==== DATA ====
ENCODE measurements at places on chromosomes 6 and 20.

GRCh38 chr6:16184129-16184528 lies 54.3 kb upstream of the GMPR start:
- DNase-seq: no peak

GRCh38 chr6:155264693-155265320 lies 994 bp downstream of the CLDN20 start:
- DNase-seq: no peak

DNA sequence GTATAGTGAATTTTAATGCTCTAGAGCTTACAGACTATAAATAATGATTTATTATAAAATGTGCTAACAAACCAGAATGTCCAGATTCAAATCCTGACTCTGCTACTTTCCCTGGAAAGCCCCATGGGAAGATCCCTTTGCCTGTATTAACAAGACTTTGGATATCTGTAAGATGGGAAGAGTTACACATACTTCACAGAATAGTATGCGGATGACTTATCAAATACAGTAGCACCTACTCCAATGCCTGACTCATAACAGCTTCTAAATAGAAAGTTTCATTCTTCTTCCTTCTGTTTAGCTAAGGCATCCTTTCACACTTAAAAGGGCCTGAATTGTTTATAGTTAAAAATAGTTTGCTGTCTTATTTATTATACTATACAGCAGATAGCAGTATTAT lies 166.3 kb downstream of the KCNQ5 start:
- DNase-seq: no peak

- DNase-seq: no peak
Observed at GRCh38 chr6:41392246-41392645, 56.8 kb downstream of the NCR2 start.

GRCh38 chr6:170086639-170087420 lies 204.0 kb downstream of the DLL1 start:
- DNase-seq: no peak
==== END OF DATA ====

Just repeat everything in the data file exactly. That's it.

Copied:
ENCODE measurements at places on chromosomes 6 and 20.

GRCh38 chr6:16184129-16184528 lies 54.3 kb upstream of the GMPR start:
- DNase-seq: no peak

GRCh38 chr6:155264693-155265320 lies 994 bp downstream of the CLDN20 start:
- DNase-seq: no peak

DNA sequence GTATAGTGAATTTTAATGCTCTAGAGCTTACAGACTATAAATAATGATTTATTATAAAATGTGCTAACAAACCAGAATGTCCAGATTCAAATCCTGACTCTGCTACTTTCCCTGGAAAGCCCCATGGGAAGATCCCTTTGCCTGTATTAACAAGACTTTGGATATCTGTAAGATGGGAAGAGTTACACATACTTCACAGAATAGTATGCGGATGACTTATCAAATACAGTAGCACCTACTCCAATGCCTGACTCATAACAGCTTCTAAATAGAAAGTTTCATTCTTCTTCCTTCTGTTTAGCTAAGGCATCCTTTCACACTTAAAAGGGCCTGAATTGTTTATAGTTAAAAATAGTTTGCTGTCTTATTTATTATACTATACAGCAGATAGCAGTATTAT lies 166.3 kb downstream of the KCNQ5 start:
- DNase-seq: no peak

- DNase-seq: no peak
Observed at GRCh38 chr6:41392246-41392645, 56.8 kb downstream of the NCR2 start.

GRCh38 chr6:170086639-170087420 lies 204.0 kb downstream of the DLL1 start:
- DNase-seq: no peak